New research sheds light on why we watch people with power less closely
Despite the old saying that "power corrupts", new research by a Melbourne Business School professor has found people tend to think those with power are more trustworthy, moral and ethical than those without it.
The finding, outlined in a new Research Within Reach report (PDF, 2MB), could have significant repercussions for the ways in which people in positions of power are overseen and monitored effectively in the future.
The complexities of power, ethics and oversight have become a major focal point in recent years after high-profile investigations around the world exposed just how widespread unethical practices can become.
Those investigations prompted Melbourne Business School Associate Professor Jen Overbeck to examine the psychology behind why the most powerful actors are so often poorly monitored, while the least powerful are watched so closely.
"Basically, we found that the very mechanisms organisations put in place to constrain the behaviour of the powerful are actually influenced by psychological biases that make people believe that those with power are more moral and thus, more trustworthy," says Professor Overbeck.
Put simply, the findings suggest that systems put in place to monitor the actions of the powerful are based on the assumption that people with power are more trustworthy and don't actually need as much monitoring as those without it.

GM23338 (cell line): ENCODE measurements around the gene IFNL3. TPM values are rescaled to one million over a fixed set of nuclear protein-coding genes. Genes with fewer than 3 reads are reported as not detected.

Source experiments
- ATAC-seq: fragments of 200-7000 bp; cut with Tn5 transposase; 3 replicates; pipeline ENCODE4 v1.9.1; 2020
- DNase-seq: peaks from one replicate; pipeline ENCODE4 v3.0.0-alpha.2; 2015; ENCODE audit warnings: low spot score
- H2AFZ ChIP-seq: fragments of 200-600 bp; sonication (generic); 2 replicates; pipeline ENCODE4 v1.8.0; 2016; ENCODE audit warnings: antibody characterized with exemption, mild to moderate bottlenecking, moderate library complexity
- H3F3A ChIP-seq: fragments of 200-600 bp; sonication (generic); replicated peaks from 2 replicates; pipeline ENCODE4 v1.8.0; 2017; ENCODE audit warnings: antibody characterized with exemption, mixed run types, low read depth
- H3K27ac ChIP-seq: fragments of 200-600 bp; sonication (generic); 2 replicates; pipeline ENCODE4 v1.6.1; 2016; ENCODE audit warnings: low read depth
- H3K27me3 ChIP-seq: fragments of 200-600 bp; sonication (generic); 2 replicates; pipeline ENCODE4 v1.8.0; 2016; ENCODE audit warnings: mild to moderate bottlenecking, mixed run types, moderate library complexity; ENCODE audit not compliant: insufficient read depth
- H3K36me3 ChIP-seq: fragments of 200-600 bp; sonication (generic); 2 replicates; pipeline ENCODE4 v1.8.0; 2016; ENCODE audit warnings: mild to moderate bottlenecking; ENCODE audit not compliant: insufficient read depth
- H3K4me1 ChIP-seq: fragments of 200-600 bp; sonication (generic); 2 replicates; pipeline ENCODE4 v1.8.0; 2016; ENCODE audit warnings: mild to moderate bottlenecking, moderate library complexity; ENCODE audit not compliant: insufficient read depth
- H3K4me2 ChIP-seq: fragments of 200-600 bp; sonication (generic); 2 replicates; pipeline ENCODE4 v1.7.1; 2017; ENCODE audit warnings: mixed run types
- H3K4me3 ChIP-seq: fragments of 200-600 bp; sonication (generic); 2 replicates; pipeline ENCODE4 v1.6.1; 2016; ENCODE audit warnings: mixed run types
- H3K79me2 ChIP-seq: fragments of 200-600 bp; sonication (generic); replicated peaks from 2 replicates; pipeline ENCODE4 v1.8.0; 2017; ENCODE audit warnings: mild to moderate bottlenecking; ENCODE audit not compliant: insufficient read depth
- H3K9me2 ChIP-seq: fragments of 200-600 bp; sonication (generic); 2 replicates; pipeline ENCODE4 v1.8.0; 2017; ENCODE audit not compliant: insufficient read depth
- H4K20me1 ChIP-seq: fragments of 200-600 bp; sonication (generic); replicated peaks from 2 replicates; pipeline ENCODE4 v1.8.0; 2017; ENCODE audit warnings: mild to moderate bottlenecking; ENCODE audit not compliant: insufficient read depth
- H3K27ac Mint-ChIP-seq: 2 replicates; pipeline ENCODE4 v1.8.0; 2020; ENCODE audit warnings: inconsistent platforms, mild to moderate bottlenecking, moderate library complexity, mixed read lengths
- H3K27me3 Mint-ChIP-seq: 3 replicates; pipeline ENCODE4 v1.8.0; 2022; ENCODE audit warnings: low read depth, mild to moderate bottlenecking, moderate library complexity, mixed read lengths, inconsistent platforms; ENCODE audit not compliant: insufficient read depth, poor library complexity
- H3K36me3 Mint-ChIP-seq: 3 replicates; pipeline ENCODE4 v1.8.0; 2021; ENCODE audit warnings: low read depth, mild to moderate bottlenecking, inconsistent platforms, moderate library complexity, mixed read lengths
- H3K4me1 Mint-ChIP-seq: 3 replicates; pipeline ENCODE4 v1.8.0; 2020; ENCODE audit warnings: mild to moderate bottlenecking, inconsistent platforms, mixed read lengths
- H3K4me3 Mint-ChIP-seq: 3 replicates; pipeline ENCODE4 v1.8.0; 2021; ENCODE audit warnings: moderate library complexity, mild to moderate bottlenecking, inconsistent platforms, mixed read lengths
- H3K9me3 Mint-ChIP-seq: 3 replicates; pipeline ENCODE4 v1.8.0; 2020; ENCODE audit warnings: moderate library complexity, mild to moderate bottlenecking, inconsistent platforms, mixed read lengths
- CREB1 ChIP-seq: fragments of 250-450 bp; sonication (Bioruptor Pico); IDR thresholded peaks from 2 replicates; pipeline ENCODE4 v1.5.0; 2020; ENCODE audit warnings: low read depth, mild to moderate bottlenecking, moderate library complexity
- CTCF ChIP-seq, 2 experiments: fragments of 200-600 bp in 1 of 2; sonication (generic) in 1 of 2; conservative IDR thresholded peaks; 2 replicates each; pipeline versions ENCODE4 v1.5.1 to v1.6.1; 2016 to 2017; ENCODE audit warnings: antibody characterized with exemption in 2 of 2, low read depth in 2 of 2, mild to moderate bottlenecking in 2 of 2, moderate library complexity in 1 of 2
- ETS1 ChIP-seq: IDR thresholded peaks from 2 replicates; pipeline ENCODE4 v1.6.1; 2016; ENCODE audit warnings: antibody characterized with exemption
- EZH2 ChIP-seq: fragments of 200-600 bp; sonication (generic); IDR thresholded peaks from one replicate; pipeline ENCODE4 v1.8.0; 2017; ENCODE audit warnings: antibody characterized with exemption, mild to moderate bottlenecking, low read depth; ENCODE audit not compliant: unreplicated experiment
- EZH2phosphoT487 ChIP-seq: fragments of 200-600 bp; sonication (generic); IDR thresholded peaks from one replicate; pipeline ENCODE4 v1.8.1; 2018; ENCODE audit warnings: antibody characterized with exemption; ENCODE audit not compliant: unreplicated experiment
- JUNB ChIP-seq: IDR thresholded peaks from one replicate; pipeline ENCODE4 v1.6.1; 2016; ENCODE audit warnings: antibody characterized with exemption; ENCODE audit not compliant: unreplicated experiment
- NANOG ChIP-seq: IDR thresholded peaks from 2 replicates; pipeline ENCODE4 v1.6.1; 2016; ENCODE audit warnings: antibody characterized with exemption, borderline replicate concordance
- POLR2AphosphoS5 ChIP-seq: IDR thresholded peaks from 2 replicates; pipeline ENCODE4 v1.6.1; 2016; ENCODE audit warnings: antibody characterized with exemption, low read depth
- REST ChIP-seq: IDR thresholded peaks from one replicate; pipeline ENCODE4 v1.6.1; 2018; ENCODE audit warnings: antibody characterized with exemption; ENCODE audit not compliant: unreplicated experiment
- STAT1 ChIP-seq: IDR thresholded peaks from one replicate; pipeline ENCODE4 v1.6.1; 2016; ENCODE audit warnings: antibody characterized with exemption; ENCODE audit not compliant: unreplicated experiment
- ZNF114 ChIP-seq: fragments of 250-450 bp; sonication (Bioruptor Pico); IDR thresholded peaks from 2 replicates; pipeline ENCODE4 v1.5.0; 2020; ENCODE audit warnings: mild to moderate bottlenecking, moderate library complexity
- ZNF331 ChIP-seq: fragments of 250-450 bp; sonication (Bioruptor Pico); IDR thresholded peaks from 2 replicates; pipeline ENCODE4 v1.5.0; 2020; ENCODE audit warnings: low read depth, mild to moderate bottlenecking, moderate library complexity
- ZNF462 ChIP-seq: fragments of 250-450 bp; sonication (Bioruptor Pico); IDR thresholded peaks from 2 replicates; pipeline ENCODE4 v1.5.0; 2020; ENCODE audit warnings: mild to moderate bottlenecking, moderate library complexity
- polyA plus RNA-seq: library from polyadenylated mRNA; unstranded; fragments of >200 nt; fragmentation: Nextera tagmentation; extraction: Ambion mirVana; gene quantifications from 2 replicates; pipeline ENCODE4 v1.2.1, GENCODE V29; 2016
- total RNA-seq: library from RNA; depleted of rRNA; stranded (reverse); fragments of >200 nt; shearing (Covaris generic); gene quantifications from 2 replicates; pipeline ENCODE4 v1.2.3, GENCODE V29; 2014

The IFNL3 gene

"Our findings challenge the notion that people subscribe to a 'power corrupts' view when evaluating the most powerful – and, in fact, they actually consider those in power as deserving of that power and more morally superior," says Professor Overbeck.
Professor Overbeck worked with two colleagues – Leigh Plunkett Tost from the University of Southern California and Abbie Wazlawek from the Kellogg Graduate School of Management – to write the paper Powerlessness corrupts: Disproportionate monitoring of low-power actors which has since been presented at the annual conferences of the Society for Personality and Social Psychology and the Academy of Management.
Based on the findings of the research, Professor Overbeck says the key to ensuring that regulators adequately monitor those in power is diversity and regular rotation of people within the regulatory bodies.
"Introducing diversity into the group of regulators means that we disrupt the 'in-group' mentality," she says.
"If you're confronted with people who are different in age, and from different races, genders and backgrounds, it interrupts the automatic power categorisation which often occurs when you’re faced with the familiar."
Research Within Reach is a regular publication from Melbourne Business School designed to explain the latest research by our academic faculty in easy-to-understand language. You can download the latest report here (PDF, 2MB).